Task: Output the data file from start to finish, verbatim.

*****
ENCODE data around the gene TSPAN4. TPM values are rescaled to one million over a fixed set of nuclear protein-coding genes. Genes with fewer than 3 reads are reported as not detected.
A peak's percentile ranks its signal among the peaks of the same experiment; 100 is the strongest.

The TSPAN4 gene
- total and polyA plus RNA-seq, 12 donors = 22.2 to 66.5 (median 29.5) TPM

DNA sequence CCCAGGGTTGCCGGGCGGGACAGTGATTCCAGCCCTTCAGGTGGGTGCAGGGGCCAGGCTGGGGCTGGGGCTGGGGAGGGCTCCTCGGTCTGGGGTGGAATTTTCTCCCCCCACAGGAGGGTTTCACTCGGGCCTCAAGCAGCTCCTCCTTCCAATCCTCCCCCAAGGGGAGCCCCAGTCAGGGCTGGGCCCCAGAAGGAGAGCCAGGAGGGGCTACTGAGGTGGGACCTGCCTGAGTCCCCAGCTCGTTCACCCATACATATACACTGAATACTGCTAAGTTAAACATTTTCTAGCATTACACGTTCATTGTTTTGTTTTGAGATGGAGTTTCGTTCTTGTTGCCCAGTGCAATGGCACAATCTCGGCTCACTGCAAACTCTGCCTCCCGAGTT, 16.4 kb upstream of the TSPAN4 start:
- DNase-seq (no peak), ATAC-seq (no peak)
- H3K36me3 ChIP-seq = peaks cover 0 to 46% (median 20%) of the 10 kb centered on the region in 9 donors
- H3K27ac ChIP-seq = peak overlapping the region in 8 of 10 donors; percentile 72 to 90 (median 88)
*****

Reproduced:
ENCODE data around the gene TSPAN4. TPM values are rescaled to one million over a fixed set of nuclear protein-coding genes. Genes with fewer than 3 reads are reported as not detected.
A peak's percentile ranks its signal among the peaks of the same experiment; 100 is the strongest.

The TSPAN4 gene
- total and polyA plus RNA-seq, 12 donors = 22.2 to 66.5 (median 29.5) TPM

DNA sequence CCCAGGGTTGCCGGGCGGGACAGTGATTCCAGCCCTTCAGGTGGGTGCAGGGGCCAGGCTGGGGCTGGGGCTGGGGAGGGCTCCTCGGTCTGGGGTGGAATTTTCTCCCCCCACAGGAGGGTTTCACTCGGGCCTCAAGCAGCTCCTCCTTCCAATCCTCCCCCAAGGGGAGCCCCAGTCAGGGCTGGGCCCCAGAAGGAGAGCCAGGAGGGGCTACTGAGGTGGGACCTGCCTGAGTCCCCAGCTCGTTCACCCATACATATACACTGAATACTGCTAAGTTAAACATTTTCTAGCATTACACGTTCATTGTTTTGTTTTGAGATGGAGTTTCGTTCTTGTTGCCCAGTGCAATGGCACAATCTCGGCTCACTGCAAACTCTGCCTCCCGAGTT, 16.4 kb upstream of the TSPAN4 start:
- DNase-seq (no peak), ATAC-seq (no peak)
- H3K36me3 ChIP-seq = peaks cover 0 to 46% (median 20%) of the 10 kb centered on the region in 9 donors
- H3K27ac ChIP-seq = peak overlapping the region in 8 of 10 donors; percentile 72 to 90 (median 88)